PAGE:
Mon December 10, 2012
Charter School Group Rallies For Improved Minority Achievement
A coalition supporting charter school legislation rallied before the Jefferson County Board of Education meeting Monday night and released a second report focusing on achievement gaps in the district.
The group is calling itself the Community/Parental Choice Coalition and includes members of the Black Alliance of Educational Opportunities (BAEO). Also rallying with the group was the conservative-leaning policy group Bluegrass Institute, which released a report being used to support charter school legislation.
The Bluegrass Institute released a similar report earlier this year looking at minority achievement gaps in the school district, finding the largest gaps occurred in schools east of Interstate 65. The new report uses data under the state's new Unbridled Learning accountability system and it shows it may not be offering a full picture, said Bluegrass Institute's education policy analyst and report author Richard Innes.
Some JCPS schools deemed "proficient" under the new system still have large achievement gaps between specific minority groups, he said.
From the report:
For example, Dunn Elementary, the leading gap school for math in our first report, isn’t far behind Norton and Brandeis. Averaged across grades 3, 4 and 5, Dunn had a K-PREP white minus black math proficiency gap of 48.8 points in 2012 yet was rated “Proficient” in the new Unbridled Learning report. That rating tells parents that this school performs better than 70 percent of the schools in Kentucky.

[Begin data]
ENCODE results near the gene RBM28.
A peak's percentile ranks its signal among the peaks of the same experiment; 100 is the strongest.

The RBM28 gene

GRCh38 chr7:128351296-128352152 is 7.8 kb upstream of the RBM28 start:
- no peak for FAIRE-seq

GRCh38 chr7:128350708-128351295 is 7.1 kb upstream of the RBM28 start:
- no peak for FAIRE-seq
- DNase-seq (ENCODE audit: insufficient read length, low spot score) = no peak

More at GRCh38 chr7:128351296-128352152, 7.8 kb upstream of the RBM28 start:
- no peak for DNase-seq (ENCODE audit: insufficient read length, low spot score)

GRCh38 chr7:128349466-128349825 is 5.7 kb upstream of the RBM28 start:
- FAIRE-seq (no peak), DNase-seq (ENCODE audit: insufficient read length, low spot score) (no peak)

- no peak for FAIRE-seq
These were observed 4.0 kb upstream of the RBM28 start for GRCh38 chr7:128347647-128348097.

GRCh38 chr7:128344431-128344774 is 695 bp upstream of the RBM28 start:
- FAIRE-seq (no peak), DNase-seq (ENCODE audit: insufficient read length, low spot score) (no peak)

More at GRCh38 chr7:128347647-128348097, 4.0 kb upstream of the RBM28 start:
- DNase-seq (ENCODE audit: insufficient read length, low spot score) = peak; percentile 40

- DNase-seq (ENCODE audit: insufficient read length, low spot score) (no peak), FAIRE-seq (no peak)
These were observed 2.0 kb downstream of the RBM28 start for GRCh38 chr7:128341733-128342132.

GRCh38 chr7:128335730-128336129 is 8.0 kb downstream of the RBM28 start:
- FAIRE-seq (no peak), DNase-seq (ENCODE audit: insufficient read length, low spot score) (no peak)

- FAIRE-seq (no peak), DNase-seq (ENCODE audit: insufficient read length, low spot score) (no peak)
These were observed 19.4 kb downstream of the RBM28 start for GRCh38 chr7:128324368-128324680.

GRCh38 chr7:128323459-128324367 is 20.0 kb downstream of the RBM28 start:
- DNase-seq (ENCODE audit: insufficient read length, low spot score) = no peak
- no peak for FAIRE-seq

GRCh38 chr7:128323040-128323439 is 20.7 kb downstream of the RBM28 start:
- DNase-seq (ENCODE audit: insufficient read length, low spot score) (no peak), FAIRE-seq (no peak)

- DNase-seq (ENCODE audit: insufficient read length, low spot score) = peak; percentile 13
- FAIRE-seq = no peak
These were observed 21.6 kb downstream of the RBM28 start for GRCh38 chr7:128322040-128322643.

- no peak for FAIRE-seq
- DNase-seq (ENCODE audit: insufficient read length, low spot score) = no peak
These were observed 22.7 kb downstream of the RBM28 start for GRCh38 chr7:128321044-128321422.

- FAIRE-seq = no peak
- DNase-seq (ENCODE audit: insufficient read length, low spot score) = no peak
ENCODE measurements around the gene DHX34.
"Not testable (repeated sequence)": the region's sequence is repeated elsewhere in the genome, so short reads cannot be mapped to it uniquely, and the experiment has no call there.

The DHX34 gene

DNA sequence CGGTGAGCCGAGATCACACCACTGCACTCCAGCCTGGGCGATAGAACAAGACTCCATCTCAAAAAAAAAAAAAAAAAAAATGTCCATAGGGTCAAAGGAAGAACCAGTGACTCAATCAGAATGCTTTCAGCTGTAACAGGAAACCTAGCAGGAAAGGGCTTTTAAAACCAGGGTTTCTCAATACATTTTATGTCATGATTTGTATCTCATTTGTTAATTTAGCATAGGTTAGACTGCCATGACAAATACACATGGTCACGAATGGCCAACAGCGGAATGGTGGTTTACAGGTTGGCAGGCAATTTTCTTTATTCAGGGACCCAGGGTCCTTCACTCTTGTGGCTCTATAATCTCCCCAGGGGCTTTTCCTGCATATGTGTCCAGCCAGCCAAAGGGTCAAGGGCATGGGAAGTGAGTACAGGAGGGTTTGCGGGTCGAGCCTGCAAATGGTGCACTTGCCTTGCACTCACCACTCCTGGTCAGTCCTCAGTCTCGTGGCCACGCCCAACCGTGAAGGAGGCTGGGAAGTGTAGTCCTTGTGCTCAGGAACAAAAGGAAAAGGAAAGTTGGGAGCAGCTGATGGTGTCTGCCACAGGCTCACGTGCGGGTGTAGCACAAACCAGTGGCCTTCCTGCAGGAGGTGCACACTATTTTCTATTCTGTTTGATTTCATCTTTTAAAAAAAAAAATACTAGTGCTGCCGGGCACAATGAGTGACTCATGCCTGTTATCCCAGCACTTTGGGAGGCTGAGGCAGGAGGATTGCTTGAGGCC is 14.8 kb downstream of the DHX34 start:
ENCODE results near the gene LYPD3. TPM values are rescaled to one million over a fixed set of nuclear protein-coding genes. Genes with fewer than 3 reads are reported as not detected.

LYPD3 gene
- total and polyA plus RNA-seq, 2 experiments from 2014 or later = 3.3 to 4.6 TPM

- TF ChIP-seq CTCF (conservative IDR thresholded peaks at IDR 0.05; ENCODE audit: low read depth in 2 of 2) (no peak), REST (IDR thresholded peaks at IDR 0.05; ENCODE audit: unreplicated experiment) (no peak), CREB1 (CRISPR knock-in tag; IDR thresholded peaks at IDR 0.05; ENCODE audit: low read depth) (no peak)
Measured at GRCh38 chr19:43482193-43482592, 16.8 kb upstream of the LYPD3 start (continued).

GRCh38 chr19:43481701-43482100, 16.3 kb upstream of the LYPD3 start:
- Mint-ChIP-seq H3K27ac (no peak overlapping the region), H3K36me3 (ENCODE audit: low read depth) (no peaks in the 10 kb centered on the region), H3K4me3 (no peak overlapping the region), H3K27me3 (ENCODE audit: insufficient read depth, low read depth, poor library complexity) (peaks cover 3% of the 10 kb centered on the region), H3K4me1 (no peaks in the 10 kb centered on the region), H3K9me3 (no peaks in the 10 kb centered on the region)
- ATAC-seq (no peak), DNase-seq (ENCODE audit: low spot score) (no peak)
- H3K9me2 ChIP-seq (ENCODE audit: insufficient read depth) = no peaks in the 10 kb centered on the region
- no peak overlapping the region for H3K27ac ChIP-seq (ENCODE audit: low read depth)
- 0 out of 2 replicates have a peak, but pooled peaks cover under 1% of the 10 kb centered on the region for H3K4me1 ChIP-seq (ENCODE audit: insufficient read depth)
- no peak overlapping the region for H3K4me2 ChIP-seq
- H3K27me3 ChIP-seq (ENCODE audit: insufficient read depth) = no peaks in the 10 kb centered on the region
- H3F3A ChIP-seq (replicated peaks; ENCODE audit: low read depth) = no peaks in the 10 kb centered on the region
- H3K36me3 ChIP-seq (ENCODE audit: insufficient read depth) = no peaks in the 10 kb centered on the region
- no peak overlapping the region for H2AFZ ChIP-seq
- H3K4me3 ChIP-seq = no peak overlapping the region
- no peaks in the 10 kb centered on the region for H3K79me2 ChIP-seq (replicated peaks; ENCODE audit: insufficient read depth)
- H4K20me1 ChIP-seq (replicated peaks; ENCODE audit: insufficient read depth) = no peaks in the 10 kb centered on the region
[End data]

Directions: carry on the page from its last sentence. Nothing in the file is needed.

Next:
However, that’s not true for blacks in Dunn. In fact, out of the 88 elementary schools in Jefferson County with available data, Dunn’s dismal grade 3 to 5 average 13.6 percent black math proficiency rate ranks way down at No. 71. It seems unfair for Dunn to be able to point to Unbridled Learning to claim credit for supposedly better-than-average performance while many other schools clearly did a better job for their black students.
The Kentucky Department of Education has changed the way it measures achievement gaps. Under No Child Left Behind, which ended last year, the state would measure each demographic group and would be assessed on whether each group made progress.
Now, KDE lumps those groups into one calculation, which Innes said leaves some groups to wonder how much progress they're actually making. For now, the state should consider both ways of looking at gap issues, he said.
"I think Unbridled Learning is a big step forward to what we've had in the past," said Innes.
The rally Monday was mainly an attempt to push for charter schools, which failed in this year's General Assembly. Opponents of charter schools argue they direct money away from the public education system and teachers aren't required to undergo the same certifications as public school teachers.
The coalition is also asking the Jefferson County school board for the following:
1. Support legislation during the 2013 Regular Legislative Session of the Kentucky General Assembly for legislation that will allow for public charter schools as an additional student and parent choice option within public education.
2. JCPS to establish a contract with a proven education reform consultant that will assist in selecting a highly-qualified educational provider to create a quality academic school for non proficient middle school students that will assure that 75% will meet the new state common core test proficiency standards before entering high school.
3. Establish a contract with proven education reform academic reform organization to provide training and coordination for parent engagement and support to support their student’s academic achievements.
4. Place equitable tutoring financial support in neighborhoods where students reside who are below proficiency can find tutoring, homework assistance and computer support.